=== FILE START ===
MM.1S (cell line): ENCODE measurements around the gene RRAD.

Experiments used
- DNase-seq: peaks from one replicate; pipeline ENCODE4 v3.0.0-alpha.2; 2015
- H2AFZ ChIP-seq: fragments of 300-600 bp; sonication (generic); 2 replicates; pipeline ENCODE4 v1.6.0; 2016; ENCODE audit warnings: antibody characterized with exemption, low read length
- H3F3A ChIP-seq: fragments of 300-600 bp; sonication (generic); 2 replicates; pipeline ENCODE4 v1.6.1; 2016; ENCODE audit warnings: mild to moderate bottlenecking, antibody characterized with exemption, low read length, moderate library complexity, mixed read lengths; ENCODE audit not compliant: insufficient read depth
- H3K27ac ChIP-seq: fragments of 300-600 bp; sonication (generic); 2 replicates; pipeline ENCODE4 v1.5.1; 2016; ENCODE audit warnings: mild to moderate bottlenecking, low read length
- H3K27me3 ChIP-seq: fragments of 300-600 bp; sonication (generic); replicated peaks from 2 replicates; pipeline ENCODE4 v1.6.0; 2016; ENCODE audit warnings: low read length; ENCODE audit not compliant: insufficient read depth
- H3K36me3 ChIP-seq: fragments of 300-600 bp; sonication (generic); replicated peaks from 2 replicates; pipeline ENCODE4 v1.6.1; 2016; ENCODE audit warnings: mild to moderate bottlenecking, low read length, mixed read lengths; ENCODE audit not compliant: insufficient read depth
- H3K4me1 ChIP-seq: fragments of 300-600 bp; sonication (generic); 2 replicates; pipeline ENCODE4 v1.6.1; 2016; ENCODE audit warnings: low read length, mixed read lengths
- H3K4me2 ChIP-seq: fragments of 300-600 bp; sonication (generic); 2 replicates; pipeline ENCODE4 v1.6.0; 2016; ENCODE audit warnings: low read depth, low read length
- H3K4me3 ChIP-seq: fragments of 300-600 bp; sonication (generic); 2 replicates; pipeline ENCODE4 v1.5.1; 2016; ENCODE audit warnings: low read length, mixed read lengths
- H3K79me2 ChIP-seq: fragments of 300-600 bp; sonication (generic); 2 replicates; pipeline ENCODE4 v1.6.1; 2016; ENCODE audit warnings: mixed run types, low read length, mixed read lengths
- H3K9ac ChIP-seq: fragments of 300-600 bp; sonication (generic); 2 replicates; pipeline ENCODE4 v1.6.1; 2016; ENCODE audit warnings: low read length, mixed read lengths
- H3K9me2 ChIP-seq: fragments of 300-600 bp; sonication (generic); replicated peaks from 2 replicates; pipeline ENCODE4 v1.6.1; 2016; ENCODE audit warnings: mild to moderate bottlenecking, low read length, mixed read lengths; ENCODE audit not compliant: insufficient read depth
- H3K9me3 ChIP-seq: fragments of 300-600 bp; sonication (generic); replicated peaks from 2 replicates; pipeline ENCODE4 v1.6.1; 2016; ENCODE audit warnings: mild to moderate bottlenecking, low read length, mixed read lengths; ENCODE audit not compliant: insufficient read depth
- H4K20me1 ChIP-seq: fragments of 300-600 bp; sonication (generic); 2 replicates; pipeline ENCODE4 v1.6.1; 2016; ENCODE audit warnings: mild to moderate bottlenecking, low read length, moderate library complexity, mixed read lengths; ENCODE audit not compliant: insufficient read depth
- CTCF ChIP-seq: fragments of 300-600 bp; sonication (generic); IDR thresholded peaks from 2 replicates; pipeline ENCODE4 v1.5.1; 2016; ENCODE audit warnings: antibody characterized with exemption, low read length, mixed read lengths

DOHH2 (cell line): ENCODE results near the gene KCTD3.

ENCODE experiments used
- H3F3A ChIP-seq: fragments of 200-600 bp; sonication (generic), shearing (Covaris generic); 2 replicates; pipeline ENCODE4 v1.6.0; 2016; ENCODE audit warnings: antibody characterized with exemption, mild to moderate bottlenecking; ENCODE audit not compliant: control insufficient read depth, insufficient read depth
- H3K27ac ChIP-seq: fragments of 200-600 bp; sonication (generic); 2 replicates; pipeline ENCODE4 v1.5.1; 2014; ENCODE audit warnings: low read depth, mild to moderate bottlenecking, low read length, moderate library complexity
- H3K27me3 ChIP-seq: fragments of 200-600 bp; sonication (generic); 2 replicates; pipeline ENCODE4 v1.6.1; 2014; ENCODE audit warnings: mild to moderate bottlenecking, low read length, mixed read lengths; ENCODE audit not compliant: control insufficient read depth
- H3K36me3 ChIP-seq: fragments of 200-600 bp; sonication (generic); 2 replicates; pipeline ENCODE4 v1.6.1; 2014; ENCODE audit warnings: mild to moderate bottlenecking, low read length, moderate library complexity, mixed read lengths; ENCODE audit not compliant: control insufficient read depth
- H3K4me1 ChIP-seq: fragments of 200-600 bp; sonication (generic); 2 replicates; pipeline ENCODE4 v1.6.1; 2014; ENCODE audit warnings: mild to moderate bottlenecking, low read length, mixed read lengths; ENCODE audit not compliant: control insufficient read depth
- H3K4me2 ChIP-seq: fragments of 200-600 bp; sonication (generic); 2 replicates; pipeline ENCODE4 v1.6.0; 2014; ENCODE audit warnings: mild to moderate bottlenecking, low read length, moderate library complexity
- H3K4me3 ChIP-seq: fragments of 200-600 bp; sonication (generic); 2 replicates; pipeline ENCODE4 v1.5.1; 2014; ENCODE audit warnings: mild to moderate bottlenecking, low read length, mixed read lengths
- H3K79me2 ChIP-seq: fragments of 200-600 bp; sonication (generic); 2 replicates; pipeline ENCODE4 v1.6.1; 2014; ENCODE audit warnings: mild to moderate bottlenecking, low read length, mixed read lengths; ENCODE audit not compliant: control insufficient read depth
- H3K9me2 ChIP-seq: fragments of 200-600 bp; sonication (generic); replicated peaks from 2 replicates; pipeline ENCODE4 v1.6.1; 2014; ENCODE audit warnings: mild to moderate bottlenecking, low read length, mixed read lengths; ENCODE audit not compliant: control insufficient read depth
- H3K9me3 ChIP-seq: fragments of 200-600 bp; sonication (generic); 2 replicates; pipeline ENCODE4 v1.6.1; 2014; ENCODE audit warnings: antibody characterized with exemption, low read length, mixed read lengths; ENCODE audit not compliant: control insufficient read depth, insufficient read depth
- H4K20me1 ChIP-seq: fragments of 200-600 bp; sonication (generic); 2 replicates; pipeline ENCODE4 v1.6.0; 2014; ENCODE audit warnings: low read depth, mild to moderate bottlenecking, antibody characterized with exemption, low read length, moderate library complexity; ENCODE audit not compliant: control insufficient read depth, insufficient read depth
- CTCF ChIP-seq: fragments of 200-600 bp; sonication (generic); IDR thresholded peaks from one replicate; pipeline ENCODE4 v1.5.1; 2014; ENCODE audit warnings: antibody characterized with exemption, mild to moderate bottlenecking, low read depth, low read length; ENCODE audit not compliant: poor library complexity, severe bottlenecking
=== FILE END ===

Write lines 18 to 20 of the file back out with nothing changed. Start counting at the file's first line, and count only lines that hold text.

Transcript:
DOHH2 (cell line): ENCODE results near the gene KCTD3.

ENCODE experiments used
- H3F3A ChIP-seq: fragments of 200-600 bp; sonication (generic), shearing (Covaris generic); 2 replicates; pipeline ENCODE4 v1.6.0; 2016; ENCODE audit warnings: antibody characterized with exemption, mild to moderate bottlenecking; ENCODE audit not compliant: control insufficient read depth, insufficient read depth